I’ve never seen Monkeypox spread like this before 

By  Dr. Mike Hansen

Monkeypox is spreading around the globe in a way that hasn’t been spread before. Scientists at CDC collaborate with the Massachusetts Department of Public Health officials to investigate a situation in which a U.S. resident tested positive for monkeypox on May 18 after returning to the U.S. from Canada. They’re also tracking multiple clusters of monkeypox cases reported this month in several countries that don’t usually report monkeypox, including Europe and North America. This is why it becomes such a concern.

It’s not clear how people in those clusters were exposed to the monkeypox virus, but some of the known causes include people who self-identify as men who have sex with men. 


So let’s jump into what monkeypox is and the most important things you need to know – what causes it, how to prevent it, the symptoms, and its treatment. Monkeypox is an orthopoxvirus, and it was first isolated in the late 1950s from a colony of sick monkeys. The virus itself is the brother of the smallpox virus, but person-to-person spread and mortality are MUCH smaller compared to smallpox.

It is widely believed that the monkeypox virus has infected humans for thousands of years in sub-Saharan Africa but wasn’t identified as a cause of disease in HUMANS until the 1970s in the Democratic Republic of the Congo. Of all the reported 59 cases in the 1970s, 17% of them died.

How did these individuals get it?
They were exposed to small forest animals, like rodents, squirrels, and monkeys.

With the African outbreak from 1996 to 1998, the mortality rate was 5%. The first outbreak of monkeypox in the Western Hemisphere occurred in the United States in 2003. This virus is typically acquired through contact with an infected animal’s bodily fluids or through a bite. Monkeys and humans are incidental hosts. The most likely culprit animal for being the reservoir host…rodents. Including prairie dogs.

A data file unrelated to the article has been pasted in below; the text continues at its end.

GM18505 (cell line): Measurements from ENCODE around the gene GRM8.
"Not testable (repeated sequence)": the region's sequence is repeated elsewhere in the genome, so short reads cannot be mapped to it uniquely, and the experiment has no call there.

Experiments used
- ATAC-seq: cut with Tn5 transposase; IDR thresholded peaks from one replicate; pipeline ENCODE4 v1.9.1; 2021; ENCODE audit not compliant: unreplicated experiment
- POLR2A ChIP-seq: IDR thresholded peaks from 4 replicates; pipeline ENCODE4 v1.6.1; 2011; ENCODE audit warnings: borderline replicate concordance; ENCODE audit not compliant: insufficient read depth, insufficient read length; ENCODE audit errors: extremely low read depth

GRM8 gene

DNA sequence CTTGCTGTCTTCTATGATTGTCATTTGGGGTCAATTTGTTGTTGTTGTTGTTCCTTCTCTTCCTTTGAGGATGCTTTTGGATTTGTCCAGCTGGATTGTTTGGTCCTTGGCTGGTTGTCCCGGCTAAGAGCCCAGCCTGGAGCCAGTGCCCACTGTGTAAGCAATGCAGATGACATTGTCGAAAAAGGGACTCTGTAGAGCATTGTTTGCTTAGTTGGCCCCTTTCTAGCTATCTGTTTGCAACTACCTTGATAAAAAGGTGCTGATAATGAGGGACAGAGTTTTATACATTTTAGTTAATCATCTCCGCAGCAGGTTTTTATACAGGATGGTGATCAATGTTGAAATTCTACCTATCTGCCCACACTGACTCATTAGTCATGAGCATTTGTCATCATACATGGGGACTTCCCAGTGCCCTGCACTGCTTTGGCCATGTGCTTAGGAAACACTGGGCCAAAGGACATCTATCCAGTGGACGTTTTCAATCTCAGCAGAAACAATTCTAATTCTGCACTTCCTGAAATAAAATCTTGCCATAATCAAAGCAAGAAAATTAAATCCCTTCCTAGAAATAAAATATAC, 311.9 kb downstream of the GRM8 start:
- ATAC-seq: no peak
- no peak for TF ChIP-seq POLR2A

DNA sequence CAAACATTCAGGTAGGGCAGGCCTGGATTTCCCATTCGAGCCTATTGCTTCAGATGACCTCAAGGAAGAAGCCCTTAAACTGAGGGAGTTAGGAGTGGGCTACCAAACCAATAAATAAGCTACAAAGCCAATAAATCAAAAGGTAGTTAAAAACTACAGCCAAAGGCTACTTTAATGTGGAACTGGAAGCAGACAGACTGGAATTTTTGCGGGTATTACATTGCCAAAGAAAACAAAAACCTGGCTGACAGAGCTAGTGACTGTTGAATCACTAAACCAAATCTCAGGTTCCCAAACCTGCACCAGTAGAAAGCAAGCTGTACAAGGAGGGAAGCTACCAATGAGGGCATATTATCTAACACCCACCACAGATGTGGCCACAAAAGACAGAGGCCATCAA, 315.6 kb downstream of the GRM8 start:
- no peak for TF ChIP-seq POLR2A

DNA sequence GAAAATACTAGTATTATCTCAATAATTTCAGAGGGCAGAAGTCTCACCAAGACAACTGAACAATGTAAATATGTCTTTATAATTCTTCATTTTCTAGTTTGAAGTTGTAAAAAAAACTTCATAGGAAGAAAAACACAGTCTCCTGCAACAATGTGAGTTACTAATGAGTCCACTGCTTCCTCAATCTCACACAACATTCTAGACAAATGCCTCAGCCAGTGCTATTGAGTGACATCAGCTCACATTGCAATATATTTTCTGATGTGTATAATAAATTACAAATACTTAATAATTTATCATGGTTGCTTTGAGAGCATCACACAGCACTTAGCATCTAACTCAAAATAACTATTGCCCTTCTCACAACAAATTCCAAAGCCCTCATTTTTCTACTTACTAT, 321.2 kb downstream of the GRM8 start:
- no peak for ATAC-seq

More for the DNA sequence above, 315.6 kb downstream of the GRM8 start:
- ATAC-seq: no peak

That US outbreak in 2003 consisted of 71 cases in the US; they identified and traced the infection back to prairie dogs, which appeared to have acquired the virus from African rodents when the two species were housed at a distribution center in Illinois. It’s also important to note that a complex exposure, such as a bite wound from an infected animal, is more likely to cause severe infection than a non-complex exposure, such as simply touching the prairie dog. Although person-to-person transmission could not be excluded, most human cases had direct exposure to animals.

But unfortunately, Human-to-human transmission can also occur. One way is via large respiratory droplets. But unlike COVID, the virus isn’t good at spreading this way. For example, droplet transmission likely requires prolonged face-to-face contact for 3+ hours. This virus is more likely to spread when close contact with infectious skin lesions, especially during sex.

All in all, most of those cases were identified in men who have sex with men. So what happens if you get the virus? The incubation time, meaning the time of exposure to the time of developing the illness, is about 12 days, but most monkeypox infections are asymptomatic. If you do get symptoms, you’re looking for fevers, chills, muscle aches, and swollen lymph nodes, with the famous painful, non-itchy rash you see in all the pictures.

Typically, about 2 days after the fever starts, the rash appears on the chest and back and spreads outward to the palms and soles of the feet. The lesions are around 0.5 to 1 centimeter in size. They start as spots and then progress over the next few weeks to form vesicles and pustules, and in the end, they scab up and slough off.

Doctor Mike Hansen, MD
Internal Medicine | Pulmonary Disease | Critical Care Medicine

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